In this study, we examined the effects of social isolation on development and tumorigenesis of the mammary gland. Using this established model for chronic stress combined with p53 heterozygosity, mimicking the Li-Fraumeni syndrome in women, we showed that social experience alters mammary gene expression, development, and tumorigenesis. Females housed individually beginning at puberty, regardless of genotype, displayed underdeveloped mammary ductal trees, which correlated with reduced estrous cycle length, significantly elevated kiss1r transcripts in the MPOA of the hypothalamus, and reduced mammary transcripts for the epigenetic regulators, Mecp2 and DNMT3b. Despite morphologic similarity to mammary glands of WT female controls, p53 heterozygotes, regardless of housing status, displayed a very different profile of gene expression, characterized by reduced mammary transcripts for ERα, PR, Kiss1r, and all four epigenetic regulators. Contrary to our hypothesis, IH reduced the incidence of end-stage mammary tumors in p53+/− females. Our findings indicate that social isolation initiated at puberty inhibits mammary development and alters its epigenome, which might confound studies of mammary tumorigenesis.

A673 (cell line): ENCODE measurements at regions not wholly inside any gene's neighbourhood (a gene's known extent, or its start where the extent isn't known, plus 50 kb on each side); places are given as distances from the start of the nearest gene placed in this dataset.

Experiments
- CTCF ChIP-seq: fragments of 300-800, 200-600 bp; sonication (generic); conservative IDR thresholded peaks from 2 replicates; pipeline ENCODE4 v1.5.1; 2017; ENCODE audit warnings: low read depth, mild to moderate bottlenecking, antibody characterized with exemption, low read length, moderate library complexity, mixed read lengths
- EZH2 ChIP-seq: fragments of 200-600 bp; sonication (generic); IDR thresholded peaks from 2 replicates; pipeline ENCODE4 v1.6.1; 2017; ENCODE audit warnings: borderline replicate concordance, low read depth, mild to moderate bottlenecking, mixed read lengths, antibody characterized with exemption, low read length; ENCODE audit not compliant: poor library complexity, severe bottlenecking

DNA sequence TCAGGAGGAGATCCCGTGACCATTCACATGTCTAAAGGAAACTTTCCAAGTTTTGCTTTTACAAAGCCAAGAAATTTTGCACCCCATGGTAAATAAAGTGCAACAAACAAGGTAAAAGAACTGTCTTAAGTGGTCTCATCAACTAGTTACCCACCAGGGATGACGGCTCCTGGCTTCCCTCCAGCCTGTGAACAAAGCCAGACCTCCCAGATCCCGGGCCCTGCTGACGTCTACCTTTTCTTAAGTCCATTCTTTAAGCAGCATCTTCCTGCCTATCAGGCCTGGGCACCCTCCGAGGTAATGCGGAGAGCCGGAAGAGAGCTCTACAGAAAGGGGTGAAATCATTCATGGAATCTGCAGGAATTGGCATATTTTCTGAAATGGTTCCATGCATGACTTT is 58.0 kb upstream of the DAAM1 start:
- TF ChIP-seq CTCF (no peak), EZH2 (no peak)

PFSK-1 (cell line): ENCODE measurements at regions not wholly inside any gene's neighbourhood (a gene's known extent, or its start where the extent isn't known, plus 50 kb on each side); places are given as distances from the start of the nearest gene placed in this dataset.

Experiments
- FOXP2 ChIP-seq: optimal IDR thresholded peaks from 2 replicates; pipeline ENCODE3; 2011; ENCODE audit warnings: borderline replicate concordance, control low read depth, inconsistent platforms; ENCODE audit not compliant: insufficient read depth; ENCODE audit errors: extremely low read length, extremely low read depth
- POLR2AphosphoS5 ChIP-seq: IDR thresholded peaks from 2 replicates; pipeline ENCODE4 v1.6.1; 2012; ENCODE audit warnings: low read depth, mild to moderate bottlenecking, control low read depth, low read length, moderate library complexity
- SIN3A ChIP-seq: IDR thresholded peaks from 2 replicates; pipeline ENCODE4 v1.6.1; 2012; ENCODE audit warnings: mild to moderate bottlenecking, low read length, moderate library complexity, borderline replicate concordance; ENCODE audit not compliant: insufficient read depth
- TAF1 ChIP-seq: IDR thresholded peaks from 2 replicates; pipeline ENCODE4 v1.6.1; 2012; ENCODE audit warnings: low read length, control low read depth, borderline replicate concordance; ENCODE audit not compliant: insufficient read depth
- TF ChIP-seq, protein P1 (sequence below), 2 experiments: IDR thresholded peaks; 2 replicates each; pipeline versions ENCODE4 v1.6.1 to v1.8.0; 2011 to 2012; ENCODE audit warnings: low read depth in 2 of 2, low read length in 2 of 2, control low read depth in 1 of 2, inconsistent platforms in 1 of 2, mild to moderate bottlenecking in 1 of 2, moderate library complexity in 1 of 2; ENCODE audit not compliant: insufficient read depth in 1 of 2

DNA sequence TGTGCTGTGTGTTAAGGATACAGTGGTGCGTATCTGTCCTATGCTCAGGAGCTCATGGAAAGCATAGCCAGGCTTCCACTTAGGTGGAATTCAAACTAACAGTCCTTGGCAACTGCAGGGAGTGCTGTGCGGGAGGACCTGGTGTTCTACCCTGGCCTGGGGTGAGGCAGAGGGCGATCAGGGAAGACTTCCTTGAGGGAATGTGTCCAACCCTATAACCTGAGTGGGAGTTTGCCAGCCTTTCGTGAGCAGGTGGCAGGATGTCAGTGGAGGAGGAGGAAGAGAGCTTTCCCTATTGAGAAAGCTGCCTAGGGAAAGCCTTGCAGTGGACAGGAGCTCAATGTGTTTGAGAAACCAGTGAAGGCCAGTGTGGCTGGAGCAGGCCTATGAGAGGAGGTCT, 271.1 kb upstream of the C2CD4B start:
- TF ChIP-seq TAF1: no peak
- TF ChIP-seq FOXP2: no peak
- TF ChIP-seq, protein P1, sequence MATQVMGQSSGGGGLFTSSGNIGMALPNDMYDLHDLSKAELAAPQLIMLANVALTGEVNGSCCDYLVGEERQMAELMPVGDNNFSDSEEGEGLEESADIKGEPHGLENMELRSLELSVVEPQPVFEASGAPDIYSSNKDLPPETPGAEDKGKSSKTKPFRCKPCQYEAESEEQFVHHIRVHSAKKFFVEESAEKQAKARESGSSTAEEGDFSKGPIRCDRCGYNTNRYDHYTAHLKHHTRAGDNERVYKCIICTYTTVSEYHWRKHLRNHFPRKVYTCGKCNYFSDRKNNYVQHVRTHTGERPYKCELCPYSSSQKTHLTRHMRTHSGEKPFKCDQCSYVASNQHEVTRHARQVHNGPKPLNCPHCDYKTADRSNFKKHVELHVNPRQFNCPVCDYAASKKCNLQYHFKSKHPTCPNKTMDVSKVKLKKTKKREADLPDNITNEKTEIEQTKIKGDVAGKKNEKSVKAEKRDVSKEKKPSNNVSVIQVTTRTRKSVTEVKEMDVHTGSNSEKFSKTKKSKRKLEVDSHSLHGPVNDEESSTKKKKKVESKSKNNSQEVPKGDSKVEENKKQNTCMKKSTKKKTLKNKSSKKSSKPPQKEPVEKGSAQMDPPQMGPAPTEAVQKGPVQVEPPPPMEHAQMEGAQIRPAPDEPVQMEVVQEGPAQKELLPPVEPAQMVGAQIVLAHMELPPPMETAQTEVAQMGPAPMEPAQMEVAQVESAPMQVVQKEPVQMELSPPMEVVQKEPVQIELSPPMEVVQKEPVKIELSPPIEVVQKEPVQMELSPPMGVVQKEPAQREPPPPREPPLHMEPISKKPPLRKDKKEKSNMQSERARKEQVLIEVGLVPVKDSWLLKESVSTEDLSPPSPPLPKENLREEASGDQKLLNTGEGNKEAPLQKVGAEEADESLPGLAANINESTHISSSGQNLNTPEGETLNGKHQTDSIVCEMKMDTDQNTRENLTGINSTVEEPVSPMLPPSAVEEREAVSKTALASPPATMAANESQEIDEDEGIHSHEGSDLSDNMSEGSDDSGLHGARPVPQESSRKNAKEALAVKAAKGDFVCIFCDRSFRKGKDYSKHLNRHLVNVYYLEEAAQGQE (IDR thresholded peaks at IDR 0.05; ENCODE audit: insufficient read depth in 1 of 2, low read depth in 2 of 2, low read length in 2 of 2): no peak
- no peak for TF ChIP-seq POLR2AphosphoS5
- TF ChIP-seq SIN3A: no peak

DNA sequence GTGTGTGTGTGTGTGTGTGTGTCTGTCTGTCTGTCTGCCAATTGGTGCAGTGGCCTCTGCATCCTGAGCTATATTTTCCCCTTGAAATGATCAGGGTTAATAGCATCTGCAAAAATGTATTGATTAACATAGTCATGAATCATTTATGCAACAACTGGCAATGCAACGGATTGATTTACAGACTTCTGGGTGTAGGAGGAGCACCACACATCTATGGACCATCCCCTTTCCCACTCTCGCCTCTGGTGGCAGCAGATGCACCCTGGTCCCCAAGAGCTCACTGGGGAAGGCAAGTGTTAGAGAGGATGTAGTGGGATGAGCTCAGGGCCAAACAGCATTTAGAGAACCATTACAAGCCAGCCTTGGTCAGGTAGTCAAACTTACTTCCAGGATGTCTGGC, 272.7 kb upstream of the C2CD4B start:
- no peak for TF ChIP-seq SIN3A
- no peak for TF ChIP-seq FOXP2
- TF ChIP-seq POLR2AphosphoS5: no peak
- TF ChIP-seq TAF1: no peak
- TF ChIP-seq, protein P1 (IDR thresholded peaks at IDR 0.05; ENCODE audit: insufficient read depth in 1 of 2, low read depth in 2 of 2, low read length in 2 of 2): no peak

Both WT and p53+/− IH females showed a significant and unpredicted lack of mammary development. Although ductal elongation was complete, glands of IH young adult females of both genotypes exhibited reduced numbers of preterminal end buds. This phenotype suggests altered progesterone responsiveness (29), but we found no significant difference in either ERα or PR mRNA levels in IH animals. However, differences in estrous cycling in IH and GH mice suggest altered function of the hypothalamic-pituitary-gonadal axis, which may lead to these differences in morphology.
p53 is a powerful tumor suppressor, and exerts its actions via multiple pathways, including regulation of the cell cycle and apoptosis (33, 34). Genetic defects in one allele result in the Li-Fraumeni syndrome in humans (16, 17). Afflicted individuals are at high risk for multiple cancers, including a 55% chance of breast cancer in women by age 45 (35). Here, we used a mouse model heterozygous for a well-studied germ line mutation of this gene (18). We backcrossed this mutation, originally developed in 129/SV × C57BL/6 mice, into the FVB/N genetic background, to study its behavior in the context of a mouse strain that is extensively used for transgenic models of cancer. This change in strain background increased overall tumor incidence (>90%), and reduced latency, compared with the original report (18). Interestingly, the distribution of tumor types in GH p53+/− FVB/N females also shifted toward a predominance of mammary tumors, more similar to the human syndrome.